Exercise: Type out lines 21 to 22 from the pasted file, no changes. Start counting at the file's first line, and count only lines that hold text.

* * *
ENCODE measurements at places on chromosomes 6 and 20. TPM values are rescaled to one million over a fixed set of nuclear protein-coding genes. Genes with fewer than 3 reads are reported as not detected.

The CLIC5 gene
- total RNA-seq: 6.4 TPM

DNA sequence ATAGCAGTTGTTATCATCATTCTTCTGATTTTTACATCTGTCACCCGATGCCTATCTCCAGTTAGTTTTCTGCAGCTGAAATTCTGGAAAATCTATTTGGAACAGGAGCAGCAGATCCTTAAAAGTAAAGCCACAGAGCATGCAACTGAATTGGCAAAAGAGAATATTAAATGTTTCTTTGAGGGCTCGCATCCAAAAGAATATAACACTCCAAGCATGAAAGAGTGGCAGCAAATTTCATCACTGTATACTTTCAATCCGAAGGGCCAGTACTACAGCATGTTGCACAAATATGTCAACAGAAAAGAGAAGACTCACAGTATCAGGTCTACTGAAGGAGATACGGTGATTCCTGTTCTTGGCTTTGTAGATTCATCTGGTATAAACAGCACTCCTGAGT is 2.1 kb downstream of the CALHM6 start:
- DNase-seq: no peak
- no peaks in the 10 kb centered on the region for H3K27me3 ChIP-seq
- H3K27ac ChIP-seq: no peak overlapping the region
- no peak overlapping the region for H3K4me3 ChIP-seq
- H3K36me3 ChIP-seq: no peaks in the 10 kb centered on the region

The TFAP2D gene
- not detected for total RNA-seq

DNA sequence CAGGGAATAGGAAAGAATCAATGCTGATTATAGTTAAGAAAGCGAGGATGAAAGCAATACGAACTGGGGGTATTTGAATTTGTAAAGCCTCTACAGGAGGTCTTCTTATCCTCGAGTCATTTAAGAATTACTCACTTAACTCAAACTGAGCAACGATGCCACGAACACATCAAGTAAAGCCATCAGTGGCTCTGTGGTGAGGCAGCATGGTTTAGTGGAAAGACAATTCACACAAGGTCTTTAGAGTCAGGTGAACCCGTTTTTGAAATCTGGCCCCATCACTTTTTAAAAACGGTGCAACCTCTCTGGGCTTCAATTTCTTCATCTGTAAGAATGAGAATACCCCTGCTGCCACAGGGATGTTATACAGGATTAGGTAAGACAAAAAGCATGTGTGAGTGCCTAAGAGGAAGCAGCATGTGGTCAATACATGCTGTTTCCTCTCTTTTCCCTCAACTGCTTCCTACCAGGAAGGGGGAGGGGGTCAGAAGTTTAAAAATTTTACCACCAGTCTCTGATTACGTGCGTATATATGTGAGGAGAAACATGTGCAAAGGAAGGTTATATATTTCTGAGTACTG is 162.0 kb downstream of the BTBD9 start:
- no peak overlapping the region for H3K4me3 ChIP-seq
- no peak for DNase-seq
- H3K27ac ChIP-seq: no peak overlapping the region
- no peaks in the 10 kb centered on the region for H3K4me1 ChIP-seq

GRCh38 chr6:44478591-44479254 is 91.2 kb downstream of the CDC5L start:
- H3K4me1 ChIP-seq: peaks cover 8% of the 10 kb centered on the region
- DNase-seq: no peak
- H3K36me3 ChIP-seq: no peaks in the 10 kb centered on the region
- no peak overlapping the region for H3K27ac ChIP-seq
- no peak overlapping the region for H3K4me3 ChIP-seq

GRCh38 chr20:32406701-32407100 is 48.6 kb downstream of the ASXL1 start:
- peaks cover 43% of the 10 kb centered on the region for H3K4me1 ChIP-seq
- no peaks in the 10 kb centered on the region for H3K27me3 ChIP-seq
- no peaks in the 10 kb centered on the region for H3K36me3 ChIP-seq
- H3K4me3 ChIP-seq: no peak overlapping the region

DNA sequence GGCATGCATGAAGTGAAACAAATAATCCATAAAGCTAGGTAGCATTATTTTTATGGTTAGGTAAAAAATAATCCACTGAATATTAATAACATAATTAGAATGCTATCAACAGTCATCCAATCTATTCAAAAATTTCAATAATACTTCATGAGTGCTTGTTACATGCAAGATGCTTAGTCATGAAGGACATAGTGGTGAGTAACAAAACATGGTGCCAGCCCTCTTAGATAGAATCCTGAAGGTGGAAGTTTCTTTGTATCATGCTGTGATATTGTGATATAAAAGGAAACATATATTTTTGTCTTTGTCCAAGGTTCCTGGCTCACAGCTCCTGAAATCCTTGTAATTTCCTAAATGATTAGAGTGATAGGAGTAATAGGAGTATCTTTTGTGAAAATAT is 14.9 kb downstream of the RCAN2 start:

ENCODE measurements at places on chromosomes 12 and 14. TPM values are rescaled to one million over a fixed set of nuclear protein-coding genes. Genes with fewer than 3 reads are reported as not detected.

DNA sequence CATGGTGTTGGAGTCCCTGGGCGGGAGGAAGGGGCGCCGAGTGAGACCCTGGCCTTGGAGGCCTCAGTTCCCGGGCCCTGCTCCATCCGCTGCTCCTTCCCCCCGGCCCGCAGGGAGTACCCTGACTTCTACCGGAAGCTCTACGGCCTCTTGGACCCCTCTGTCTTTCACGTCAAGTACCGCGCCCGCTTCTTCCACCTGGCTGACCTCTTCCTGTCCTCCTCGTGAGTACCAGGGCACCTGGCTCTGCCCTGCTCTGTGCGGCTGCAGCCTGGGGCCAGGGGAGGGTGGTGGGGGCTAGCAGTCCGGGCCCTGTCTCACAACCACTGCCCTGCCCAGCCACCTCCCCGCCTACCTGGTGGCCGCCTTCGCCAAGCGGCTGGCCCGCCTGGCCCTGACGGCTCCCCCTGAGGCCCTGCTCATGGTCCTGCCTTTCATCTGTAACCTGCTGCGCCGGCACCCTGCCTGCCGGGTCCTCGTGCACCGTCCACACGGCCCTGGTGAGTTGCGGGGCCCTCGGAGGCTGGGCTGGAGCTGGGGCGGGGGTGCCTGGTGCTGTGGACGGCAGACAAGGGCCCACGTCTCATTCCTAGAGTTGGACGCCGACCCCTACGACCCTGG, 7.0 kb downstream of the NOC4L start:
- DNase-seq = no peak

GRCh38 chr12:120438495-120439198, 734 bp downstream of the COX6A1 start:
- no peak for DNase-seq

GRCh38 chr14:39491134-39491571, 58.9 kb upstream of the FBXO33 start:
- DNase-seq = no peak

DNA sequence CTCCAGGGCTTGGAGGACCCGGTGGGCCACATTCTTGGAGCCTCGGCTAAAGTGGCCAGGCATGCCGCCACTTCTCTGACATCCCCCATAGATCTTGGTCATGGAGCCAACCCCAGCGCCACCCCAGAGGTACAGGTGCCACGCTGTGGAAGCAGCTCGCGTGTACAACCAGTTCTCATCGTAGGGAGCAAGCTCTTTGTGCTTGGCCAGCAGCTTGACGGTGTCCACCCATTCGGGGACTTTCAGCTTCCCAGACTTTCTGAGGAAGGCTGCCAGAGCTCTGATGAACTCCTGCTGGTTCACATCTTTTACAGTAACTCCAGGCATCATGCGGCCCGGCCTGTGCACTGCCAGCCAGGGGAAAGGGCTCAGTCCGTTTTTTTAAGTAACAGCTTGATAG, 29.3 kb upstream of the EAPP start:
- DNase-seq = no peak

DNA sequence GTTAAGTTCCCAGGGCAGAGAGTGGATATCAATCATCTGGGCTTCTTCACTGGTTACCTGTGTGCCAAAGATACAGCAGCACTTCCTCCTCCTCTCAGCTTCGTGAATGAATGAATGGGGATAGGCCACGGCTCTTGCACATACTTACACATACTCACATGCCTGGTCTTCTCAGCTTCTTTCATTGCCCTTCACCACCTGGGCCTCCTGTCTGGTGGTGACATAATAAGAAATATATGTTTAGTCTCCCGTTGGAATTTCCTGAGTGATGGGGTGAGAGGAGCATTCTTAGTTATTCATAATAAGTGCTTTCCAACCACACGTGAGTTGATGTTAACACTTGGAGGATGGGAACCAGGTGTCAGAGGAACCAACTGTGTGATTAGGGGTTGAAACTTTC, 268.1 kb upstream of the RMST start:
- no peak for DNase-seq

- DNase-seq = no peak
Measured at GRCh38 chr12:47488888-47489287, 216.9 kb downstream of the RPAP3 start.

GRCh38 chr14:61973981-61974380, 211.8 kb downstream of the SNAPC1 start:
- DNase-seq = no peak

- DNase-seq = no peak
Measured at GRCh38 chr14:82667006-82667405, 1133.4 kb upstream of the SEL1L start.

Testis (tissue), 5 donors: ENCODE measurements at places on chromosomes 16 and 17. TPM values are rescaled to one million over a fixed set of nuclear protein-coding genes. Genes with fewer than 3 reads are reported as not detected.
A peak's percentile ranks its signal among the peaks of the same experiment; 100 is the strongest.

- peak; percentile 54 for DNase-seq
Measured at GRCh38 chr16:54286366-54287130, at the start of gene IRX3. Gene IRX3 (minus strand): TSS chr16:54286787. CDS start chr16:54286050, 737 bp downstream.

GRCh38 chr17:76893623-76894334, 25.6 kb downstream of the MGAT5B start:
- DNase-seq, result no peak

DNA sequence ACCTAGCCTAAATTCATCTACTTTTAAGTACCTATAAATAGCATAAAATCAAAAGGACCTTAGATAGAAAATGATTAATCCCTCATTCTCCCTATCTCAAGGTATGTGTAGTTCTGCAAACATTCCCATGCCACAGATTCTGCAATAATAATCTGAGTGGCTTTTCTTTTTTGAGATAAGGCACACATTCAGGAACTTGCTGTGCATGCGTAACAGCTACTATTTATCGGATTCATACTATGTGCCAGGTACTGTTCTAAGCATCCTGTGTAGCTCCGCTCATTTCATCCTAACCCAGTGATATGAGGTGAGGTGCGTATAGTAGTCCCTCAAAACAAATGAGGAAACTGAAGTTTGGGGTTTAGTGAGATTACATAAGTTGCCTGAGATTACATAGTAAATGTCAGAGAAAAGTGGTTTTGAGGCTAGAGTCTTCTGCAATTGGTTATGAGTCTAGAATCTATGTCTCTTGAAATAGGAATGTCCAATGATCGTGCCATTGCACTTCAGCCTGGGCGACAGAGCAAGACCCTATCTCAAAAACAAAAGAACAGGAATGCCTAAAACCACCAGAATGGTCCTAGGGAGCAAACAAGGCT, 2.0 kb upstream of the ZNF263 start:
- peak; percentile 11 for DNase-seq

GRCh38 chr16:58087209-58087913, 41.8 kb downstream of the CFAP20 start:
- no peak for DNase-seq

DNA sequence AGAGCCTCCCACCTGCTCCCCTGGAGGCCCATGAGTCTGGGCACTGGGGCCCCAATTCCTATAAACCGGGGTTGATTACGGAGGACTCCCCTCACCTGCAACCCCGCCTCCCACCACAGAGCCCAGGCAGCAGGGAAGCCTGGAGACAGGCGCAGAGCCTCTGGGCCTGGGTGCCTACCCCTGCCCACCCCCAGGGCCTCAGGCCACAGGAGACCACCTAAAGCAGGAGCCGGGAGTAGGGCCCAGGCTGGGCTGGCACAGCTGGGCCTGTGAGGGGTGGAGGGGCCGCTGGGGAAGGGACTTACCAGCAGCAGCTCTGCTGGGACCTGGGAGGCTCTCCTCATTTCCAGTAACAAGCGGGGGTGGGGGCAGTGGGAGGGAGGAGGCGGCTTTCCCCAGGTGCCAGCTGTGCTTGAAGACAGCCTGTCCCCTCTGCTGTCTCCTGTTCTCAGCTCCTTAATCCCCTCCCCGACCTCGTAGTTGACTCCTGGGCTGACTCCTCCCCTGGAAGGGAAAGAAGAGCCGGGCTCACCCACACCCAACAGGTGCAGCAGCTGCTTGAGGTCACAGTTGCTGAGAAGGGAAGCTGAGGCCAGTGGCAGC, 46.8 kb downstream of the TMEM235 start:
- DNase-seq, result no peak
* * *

- no peak overlapping the region for H3K27ac ChIP-seq
- no peak overlapping the region for H3K4me3 ChIP-seq